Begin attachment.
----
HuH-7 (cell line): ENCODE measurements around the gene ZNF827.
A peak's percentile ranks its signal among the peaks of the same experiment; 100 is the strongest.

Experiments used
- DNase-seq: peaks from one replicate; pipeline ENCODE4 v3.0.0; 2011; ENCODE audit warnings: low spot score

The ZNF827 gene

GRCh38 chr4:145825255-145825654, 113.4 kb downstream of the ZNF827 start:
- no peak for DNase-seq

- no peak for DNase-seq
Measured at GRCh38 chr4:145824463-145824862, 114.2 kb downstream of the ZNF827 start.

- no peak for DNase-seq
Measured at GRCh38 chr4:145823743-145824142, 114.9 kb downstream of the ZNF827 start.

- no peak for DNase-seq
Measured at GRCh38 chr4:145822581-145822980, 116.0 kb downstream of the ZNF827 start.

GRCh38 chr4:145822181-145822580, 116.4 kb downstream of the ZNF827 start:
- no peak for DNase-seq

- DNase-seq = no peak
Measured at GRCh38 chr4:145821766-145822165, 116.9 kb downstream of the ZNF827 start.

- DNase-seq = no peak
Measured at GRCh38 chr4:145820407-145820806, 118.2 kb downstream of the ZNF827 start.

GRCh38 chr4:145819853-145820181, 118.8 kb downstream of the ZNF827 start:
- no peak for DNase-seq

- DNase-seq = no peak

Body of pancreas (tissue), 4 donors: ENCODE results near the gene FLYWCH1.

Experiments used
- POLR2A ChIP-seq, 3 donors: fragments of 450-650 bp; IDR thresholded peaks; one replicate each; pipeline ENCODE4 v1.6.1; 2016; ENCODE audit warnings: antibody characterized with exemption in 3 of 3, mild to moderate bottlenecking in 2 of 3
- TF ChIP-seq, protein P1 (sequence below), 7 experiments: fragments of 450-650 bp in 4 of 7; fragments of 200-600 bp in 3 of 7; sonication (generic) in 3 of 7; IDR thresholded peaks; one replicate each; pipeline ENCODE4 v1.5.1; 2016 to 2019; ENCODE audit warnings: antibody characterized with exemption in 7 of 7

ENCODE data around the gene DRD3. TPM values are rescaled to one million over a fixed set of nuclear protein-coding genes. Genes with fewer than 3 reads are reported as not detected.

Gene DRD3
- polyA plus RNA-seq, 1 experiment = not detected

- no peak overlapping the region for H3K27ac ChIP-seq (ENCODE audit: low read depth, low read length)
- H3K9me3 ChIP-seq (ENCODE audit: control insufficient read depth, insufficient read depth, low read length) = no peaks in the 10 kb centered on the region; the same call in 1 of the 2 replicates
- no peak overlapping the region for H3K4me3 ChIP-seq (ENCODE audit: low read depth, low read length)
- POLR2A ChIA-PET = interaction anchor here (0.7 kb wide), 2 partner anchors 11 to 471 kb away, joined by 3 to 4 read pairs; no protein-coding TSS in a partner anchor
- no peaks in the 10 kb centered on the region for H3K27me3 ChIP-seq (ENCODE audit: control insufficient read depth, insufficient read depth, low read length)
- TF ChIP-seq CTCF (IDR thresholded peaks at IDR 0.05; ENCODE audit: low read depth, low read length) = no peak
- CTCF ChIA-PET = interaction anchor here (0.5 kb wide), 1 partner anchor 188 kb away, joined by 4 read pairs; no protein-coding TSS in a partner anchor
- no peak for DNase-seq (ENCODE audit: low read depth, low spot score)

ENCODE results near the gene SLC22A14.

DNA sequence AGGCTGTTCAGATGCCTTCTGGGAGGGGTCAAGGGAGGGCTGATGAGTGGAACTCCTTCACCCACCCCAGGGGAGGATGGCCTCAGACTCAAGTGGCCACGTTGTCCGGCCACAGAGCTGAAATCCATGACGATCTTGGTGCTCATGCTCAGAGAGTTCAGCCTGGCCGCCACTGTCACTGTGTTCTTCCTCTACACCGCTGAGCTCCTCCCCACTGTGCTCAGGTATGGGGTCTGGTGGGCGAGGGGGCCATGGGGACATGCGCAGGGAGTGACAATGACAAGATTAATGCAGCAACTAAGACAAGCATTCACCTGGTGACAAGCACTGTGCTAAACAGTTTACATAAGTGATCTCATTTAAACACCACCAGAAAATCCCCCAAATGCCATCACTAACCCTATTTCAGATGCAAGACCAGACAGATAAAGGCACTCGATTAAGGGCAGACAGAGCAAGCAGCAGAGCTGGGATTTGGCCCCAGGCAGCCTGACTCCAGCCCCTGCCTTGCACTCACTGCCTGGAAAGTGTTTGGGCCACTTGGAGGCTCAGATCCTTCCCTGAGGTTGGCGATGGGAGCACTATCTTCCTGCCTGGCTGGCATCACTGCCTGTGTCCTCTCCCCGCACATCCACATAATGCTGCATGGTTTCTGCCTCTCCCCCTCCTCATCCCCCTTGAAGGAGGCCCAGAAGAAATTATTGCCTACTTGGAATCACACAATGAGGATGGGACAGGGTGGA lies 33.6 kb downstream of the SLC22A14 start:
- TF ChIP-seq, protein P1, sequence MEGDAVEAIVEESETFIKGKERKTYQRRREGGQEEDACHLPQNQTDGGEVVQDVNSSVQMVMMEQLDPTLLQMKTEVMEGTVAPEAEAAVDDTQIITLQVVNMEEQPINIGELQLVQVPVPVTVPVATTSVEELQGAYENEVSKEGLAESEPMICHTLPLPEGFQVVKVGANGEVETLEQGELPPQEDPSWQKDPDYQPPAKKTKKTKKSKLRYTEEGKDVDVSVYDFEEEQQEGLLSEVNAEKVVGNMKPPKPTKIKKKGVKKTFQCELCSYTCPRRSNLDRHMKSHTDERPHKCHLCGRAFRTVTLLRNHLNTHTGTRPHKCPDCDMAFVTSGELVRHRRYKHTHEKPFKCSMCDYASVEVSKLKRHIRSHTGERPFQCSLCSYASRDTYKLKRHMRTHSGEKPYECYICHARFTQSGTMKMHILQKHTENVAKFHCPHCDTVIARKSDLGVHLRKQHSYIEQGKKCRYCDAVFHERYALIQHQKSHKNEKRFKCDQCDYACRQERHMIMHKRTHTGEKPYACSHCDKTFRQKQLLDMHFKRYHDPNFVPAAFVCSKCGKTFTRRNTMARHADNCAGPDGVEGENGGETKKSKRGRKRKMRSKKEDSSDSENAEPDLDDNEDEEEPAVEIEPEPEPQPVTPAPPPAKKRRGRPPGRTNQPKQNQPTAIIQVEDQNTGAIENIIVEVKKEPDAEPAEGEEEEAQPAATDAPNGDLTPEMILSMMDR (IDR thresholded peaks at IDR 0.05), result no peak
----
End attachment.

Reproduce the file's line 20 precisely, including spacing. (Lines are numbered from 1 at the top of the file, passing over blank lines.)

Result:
GRCh38 chr4:145819853-145820181, 118.8 kb downstream of the ZNF827 start: